Science News reports on an ostracod fossil that’s 100 million years old – and contains a a recognizable sample of its giant sperm:
A single piece of amber from Myanmar held 39 ostracods, including many from a newly discovered species, Myanmarcypris hui. Using micro-CT scans, Dave Horne, a micropaleontologist at Queen Mary University of London, and colleagues peered inside a few of the tiny shelled animals.
“We knew from looking at the piece of amber with an ordinary light microscope that there were antennae and legs sticking out of the shell, so we were hopeful of finding internal organs,” Horne says. If delicate parts like legs and antennae are preserved, it’s likely that other soft parts are too, he says. “But what we saw … exceeded expectations.”
In ostracods, giant sperm possibly resulted from “competition between sperms of two or more males trying to fertilize the eggs of the same female,” Horne says. “This must be a highly successful reproductive strategy to have lasted for a hundred million years.” Ostracod sperm must make a long, winding journey from the female’s vagina to her eggs, adds study coauthor Renate Matzke-Karasz, a geobiologist at Ludwig Maximilians University Munich. Spirals in the canal to the eggs make the distance longer than the entire length of the female. Shorter sperm might not be able to make the journey, Matzke-Karasz says.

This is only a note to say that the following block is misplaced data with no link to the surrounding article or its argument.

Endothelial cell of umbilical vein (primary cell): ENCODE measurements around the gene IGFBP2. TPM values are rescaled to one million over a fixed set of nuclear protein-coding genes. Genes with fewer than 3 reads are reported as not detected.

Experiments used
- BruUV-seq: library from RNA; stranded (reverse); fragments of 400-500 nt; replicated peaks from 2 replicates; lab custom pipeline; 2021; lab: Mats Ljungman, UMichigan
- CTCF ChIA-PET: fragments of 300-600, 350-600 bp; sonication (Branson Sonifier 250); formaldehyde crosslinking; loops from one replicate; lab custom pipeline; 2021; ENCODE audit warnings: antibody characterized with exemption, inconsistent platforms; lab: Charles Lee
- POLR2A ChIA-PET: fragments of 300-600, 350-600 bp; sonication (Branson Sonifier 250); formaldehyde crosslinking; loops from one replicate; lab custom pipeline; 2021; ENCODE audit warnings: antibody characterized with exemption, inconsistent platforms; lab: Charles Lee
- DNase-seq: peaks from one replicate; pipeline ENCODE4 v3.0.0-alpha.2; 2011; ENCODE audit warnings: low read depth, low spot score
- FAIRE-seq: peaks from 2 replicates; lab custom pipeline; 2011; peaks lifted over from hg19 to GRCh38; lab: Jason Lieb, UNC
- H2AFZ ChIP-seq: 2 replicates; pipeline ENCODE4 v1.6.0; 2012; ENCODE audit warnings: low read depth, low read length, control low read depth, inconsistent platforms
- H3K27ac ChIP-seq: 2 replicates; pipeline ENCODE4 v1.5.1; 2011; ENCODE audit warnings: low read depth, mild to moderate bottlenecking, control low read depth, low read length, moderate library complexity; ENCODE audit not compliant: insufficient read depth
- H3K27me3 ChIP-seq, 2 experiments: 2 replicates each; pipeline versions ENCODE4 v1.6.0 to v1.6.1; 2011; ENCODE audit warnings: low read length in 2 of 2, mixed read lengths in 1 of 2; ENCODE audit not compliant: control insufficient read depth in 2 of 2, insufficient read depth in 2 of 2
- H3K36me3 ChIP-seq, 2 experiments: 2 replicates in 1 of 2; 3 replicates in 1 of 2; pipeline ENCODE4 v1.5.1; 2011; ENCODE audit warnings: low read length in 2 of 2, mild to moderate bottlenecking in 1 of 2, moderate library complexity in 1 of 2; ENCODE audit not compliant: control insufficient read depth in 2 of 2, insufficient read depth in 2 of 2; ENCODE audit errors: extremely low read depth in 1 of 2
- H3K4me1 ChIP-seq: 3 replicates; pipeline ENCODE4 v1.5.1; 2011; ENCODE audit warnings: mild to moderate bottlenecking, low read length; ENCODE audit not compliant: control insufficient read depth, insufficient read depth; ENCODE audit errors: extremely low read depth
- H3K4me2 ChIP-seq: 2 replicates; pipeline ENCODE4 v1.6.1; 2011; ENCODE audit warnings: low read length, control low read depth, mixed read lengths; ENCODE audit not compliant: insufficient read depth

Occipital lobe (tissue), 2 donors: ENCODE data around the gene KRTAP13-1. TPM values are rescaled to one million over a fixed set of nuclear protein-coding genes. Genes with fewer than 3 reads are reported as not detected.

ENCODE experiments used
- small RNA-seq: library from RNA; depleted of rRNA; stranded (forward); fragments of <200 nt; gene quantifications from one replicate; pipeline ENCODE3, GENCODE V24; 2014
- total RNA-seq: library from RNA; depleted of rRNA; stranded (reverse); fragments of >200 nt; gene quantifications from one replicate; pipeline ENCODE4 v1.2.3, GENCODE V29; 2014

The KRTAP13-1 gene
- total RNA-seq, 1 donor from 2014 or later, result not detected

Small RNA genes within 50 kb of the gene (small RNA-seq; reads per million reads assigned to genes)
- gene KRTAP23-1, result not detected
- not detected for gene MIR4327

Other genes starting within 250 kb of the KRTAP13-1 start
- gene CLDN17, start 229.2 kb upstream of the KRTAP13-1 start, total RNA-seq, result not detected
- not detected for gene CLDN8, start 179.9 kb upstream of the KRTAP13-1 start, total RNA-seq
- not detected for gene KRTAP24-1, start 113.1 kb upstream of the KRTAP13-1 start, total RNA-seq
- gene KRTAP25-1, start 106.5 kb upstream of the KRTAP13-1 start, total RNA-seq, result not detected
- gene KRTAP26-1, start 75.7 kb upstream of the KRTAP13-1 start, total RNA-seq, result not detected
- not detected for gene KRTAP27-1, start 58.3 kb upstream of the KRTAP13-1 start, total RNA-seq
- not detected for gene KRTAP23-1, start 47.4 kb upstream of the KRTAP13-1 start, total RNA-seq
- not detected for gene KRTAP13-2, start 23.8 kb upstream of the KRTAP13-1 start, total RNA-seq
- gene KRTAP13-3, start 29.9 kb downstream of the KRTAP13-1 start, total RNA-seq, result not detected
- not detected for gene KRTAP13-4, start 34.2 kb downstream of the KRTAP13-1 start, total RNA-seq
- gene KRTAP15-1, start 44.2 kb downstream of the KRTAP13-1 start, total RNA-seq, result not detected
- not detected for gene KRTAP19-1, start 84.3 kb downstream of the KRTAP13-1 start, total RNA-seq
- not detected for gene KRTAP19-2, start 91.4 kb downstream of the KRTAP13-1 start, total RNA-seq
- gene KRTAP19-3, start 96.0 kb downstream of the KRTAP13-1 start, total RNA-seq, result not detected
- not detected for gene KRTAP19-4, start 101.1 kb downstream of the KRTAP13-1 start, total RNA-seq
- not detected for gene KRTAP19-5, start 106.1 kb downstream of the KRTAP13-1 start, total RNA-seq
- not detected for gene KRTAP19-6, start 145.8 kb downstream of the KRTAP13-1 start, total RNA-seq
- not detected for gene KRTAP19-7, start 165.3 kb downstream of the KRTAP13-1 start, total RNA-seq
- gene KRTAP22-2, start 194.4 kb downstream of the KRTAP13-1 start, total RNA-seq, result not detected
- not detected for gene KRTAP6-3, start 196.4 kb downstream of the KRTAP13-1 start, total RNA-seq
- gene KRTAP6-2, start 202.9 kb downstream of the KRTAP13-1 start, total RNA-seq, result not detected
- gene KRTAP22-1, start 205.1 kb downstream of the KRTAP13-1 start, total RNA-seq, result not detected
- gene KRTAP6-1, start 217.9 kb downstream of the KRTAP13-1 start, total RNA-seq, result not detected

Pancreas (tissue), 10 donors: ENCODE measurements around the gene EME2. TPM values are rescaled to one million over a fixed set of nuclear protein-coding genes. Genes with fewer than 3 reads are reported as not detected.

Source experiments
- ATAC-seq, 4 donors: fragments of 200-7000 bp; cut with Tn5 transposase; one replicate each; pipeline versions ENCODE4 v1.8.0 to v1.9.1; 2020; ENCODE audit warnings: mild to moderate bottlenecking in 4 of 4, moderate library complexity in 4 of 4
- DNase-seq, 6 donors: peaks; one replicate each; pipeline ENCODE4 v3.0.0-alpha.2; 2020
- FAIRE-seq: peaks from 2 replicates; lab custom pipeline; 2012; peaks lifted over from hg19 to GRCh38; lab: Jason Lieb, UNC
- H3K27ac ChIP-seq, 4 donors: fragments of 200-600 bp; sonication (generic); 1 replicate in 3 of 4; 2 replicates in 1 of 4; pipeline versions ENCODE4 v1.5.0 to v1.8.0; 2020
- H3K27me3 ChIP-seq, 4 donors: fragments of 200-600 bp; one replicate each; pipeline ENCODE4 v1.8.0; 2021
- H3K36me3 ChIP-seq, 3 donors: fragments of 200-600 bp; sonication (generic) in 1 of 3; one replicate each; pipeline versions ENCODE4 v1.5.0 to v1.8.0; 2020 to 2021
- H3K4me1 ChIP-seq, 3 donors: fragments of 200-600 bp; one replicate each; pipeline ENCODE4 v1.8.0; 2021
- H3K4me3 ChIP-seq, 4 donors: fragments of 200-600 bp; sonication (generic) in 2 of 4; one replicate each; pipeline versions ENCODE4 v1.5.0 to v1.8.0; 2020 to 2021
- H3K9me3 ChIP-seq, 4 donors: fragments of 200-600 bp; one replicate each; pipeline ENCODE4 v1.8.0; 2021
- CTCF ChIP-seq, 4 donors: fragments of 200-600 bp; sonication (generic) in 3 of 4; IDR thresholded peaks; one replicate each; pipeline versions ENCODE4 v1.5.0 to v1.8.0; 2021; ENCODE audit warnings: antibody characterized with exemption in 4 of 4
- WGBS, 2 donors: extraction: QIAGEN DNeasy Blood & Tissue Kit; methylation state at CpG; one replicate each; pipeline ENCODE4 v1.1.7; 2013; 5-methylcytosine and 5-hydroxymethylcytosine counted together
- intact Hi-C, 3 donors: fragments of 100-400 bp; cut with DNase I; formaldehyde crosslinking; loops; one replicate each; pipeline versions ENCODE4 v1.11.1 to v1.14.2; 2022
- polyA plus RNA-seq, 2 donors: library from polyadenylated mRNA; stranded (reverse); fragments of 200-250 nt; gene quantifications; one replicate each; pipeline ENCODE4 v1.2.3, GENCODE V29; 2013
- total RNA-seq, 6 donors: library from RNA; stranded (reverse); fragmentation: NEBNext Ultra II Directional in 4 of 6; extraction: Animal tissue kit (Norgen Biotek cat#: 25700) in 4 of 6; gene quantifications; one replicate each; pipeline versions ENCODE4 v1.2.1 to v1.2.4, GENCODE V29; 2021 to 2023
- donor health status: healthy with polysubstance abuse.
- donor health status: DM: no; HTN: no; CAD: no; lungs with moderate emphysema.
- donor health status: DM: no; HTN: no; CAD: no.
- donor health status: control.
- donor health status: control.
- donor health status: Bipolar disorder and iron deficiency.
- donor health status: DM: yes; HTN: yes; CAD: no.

Finding ancient preserved sperm is rare, as soft tissues often decompose. But a series of recent discoveries — 17-million-year-old ostracod sperm reported in 2014 and 50-million-year-old worm sperm described in 2015 — has expanded the sperm fossil record. The new find rivals the age of reported fossilized sperm found in crickets from the Cretaceous Period. But Horne, Matzke-Karasz and colleagues argue that the newfound ostracod sperm is “the oldest unequivocal fossil animal sperm.”
There are colorized images at the link, and you can read the Proceedings of the Royal Society paper here.